A nothosaur skull recently discovered from the Lower Muschelkalk (early Anisian) locality of Winterswijk, The Netherlands, represents at only 46 mm in length the smallest nothosaur skull known today. It resembles largely the skull morphology of Nothosaurus marchicus. Differences concern beside the size, the straight rectangular and relative broad parietals, the short posterior extent of the maxilla, the skull proportions, and the overall low number of maxillary teeth. In spite of its small size, the skull can not unequivocally be interpreted as juvenile. It shows fused premaxillae, nasals, frontals, and parietals, a nearly co-ossified jugal, and fully developed braincase elements, such as a basisphenoid and massive epipterygoids. Adding the specimen to an existing phylogenetic analysis shows that it should be assigned to a new species, Nothosaurus winkelhorsti sp. nov., at least until its juvenile status can be unequivocally verified. Nothosaurus winkelhorsti sp. nov. represents, together with Nothosaurus juvenilis, the most basal nothosaur, so far.
The Lower Muschelkalk locality of Winterswijk has yielded a high number of predominantly marine reptiles (Hooijer 1959; Oosterink et al. 2003; Albers and Rieppel 2003; Albers 2005a, b; Bickelmann and Sander 2008; Klein 2009), consisting of mainly isolated bones. However, associated and at least partially articulated skeletons can be found as well. Most of the bones are found in the so-called layer 9 of the quarry (Oosterink 1986), which is part of the newly established Vossenveld Formation, and is of early Anisian age (Hans Hagdorn, personal communication 2008).
The most common reptile from Winterswijk is the pachypleurosaur Anarosaurus heterodontus Rieppel and Lin, 1995. It is known from numerous species and so far is the only pachypleurosaur described from this locality (Rieppel and Lin 1995; Klein 2009). The less common nothosaurs seem to be more diverse, with two species described: Nothosaurus winterswijkensis Albers and Rieppel, 2003 and Nothosaurus marchicus Koken, 1893 (see Albers 2005a). Similarities in skull morphology between N. marchicus and N. winterswijkensis suggest that they represent one evolutionary lineage (Albers 2005a) and are presumably closely related, if not the same taxon. Furthermore, humerus morphology of nothosaurs implies generally a more diverse nothosaur fauna than is yet described. Size differences also point to a larger taxonomic diversity of nothosaurs at Winterswijk (Voeten and Sander 2008).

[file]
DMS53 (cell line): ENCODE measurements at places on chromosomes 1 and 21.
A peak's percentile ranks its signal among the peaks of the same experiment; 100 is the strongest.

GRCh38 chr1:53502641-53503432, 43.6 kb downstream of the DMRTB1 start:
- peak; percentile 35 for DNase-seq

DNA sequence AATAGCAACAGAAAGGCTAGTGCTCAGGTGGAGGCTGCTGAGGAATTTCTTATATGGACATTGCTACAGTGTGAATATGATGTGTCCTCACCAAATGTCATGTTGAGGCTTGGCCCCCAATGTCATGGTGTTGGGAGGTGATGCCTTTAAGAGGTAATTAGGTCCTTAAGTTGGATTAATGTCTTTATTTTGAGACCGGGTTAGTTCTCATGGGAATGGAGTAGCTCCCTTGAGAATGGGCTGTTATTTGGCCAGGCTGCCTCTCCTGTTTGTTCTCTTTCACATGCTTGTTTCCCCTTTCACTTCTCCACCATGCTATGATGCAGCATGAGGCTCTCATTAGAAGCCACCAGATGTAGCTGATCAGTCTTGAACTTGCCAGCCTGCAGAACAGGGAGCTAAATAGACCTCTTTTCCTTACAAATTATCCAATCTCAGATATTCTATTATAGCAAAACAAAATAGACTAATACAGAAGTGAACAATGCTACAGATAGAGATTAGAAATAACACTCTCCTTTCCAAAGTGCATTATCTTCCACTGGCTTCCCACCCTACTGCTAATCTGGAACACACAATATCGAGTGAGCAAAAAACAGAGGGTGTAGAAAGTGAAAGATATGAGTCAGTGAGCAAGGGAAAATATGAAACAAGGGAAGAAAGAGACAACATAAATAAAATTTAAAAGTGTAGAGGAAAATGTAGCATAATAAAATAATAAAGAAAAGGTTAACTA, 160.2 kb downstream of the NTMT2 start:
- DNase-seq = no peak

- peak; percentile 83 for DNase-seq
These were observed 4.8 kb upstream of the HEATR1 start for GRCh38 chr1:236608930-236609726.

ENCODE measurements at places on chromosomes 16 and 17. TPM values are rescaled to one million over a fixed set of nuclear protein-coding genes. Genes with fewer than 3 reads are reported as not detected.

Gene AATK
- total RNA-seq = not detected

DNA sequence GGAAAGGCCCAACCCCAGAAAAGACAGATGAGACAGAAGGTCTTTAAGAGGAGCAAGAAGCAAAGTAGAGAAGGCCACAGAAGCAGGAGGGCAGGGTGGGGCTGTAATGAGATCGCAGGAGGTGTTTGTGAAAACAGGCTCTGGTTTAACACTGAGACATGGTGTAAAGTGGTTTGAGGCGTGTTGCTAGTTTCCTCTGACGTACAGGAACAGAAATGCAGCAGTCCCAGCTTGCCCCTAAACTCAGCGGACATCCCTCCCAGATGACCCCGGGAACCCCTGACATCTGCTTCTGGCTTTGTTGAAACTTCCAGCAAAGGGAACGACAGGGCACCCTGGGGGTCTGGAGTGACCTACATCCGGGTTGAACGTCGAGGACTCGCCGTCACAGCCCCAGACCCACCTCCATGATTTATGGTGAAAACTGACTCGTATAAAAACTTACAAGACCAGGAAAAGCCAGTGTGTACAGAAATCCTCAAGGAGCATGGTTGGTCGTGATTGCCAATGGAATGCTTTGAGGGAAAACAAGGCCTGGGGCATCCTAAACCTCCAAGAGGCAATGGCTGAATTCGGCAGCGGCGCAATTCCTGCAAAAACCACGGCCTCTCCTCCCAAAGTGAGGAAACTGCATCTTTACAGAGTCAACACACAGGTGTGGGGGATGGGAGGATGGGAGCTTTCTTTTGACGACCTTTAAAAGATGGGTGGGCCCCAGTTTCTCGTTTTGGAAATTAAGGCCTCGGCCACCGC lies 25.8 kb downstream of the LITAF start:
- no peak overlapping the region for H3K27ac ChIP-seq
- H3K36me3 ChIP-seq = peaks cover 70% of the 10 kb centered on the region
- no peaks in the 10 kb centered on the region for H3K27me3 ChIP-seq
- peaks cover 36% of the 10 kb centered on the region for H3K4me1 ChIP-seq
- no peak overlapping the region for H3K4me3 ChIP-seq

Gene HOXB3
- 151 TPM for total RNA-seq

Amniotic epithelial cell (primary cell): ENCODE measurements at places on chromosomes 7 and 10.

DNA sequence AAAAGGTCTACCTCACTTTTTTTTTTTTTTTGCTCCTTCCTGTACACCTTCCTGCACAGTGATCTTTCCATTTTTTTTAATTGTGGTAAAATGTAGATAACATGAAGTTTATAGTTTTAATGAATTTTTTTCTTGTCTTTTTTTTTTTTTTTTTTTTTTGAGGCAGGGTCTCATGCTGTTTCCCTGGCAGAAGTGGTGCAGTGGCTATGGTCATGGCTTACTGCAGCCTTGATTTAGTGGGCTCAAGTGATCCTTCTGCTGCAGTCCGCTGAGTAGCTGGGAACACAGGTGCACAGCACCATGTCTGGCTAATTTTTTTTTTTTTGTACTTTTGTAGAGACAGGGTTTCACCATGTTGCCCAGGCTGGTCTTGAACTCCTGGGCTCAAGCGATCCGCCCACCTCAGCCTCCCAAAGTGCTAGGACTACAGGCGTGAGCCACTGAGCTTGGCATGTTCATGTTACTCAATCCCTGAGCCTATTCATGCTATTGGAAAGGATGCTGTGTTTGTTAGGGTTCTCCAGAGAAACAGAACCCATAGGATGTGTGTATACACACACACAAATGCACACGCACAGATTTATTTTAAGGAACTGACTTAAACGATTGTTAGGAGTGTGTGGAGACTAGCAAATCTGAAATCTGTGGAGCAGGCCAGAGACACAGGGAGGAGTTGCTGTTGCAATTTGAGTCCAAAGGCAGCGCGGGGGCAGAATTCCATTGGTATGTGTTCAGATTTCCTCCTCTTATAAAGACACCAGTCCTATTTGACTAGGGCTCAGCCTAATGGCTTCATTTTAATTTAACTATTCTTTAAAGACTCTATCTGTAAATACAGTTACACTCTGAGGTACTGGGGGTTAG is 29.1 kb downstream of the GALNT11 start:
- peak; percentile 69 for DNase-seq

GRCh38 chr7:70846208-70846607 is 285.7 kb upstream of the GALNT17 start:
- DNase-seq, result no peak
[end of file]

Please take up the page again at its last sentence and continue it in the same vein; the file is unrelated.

Nothosaurus marchicus is very common in the entire Lower Muschelkalk of the Germanic Basin and has a large geographic distribution in the Anisian of Central Europe (Rieppel and Wild 1996; Rieppel 2000). It is well described from localities such as Rüdersdorf (near Berlin, Germany; Schröder 1914) and possibly from Esperstädt (summarized in Rieppel and Wild 1996). N. winterswijkensis is restricted to the locality of Winterswijk. From the slightly older lower Muschelkalk Beds of Gogolin, Poland, Nothosaurus sp. (Chrząstek and Niedźwiedzki 1998), and the eusauropterygian Cymatosaurus Fritsch, 1894 (see Gürich 1891), and Germanosaurus Nopsca, 1928 (see Arthaber 1924) have been described.
Although several skulls of eusauropterygians have been recovered from the Lower Muschelkalk of the Germanic Basin, very little is known about the origin and radiation of nothosaurs. Furthermore, their intraspecific variation, size range and ontogenetic diversity remain unknown (Rieppel 1994a; Rieppel and Wild 1996; Rieppel and Werneburg 1998). Knowledge of nothosaur ontogeny is hampered by the general lack of juveniles in the fossil record.
Recently, a small nothosaur skull was discovered in the locality of Winterswijk, which provides insights into the taxonomy as well as into the intraspecific and ontogenetic variation of basal nothosaurs. In the current study, we present a detailed description of its morphology, and discuss its ontogenetic stage as well as its phylogenetic position.
Sauropterygia Owen, 1860
Eosauropterygia Rieppel, 1994b
Nothosauridae Baur, 1889
Genus Nothosaurus Münster, 1834
Type species: Nothosaurus mirabilis Münster, 1834.
Type locality: Oschenberg near Laineck (Lainecker Höhenzug) east of Bayreuth, Bavaria, Germany.
Type horizon: Trochitenkalk or lower Meiβner Formation, Upper Muschelkalk, Anisian, Middle Triassic.
Included species.—N. giganteus Münster, 1834; N. marchicus Koken, 1893; N. juvenilis Edinger, 1921; N. edingerae Schultze, 1970; N. tchernovi Haas, 1980; N. cymatosauroides Sanz, 1983; N. haasi Rieppel, Mazin, and Tchernov, 1997; N. jagisteus Rieppel, 2001; N. winterswijkensis Albers and Rieppel, 2003; N. youngi Li and Rieppel, 2004; N. rostellatus Shang, 2006; N. yangjuanensis Jiang, Maisch, Hao, Sun, and Sun, 2006.
Etymology: In honour of Herman Winkelhorst, a dedicated collector and member of the Muschelkalk workgroup of Winterswijk who found this specimen.
Holotype: NMNHL RGM 443825 almost complete skull.
Type locality: Winterswijk quarry, Winterswijk, The Netherlands.
Type horizon: Layer 9 (see Oosterink 1986), Vossenveld Formation, Lower Muschelkalk (early Anisian, lower Middle Triassic).
Diagnosis.—A small species of Nothosaurus with a skull-condylobasal length of 46 mm; skull length to ratio of skull length/upper temporal length distinctly different to N. marchicus and N. winterswijkensis; fused premaxillae and nasals; straight rectangular and broad parietals; short posterior extend of maxilla; fully developed massive braincase elements; an overall low number of maxillary teeth.